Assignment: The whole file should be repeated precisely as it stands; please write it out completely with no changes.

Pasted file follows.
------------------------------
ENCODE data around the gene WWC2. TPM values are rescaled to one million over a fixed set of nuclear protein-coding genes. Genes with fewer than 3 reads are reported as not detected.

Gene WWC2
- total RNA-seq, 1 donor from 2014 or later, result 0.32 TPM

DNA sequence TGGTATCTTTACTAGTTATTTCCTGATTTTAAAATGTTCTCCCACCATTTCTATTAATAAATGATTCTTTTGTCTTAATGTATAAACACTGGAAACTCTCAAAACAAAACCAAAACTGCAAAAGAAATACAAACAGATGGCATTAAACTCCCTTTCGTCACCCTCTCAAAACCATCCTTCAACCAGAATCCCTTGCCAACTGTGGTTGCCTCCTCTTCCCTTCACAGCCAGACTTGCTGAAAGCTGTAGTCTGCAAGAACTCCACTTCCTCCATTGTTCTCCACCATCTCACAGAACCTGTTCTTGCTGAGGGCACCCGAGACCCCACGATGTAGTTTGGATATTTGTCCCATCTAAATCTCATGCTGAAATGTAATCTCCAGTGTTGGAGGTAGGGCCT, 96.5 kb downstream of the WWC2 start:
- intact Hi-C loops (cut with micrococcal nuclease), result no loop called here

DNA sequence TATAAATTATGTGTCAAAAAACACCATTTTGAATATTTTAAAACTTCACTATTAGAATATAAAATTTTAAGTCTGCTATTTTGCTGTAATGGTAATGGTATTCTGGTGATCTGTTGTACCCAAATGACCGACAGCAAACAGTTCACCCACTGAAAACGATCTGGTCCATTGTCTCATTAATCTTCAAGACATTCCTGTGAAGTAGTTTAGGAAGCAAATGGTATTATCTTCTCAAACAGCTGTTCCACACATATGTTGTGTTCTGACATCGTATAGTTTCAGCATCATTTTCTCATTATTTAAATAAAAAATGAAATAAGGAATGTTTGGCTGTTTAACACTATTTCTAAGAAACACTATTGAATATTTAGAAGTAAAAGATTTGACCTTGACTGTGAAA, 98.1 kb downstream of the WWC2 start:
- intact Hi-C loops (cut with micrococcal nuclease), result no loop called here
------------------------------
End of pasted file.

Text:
ENCODE data around the gene WWC2. TPM values are rescaled to one million over a fixed set of nuclear protein-coding genes. Genes with fewer than 3 reads are reported as not detected.

Gene WWC2
- total RNA-seq, 1 donor from 2014 or later, result 0.32 TPM

DNA sequence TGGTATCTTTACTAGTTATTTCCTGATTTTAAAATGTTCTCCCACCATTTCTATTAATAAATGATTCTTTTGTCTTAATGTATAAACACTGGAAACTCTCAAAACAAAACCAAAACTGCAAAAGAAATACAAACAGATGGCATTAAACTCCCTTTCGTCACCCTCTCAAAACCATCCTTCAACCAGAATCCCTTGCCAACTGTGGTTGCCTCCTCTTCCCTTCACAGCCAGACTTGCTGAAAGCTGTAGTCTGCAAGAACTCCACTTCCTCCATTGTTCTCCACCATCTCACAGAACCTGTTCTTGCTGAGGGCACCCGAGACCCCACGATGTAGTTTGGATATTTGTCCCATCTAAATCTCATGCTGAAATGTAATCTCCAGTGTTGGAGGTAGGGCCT, 96.5 kb downstream of the WWC2 start:
- intact Hi-C loops (cut with micrococcal nuclease), result no loop called here

DNA sequence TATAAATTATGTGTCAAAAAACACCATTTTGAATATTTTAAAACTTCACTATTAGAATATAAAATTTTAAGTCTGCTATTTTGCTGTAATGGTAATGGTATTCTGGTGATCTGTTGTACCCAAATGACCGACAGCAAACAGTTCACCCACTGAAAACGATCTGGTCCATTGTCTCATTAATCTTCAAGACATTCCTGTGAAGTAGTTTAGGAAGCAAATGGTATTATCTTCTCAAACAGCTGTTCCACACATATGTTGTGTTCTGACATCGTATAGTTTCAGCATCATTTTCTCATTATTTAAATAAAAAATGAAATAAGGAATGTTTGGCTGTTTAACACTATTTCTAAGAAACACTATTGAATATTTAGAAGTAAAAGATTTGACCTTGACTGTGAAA, 98.1 kb downstream of the WWC2 start:
- intact Hi-C loops (cut with micrococcal nuclease), result no loop called here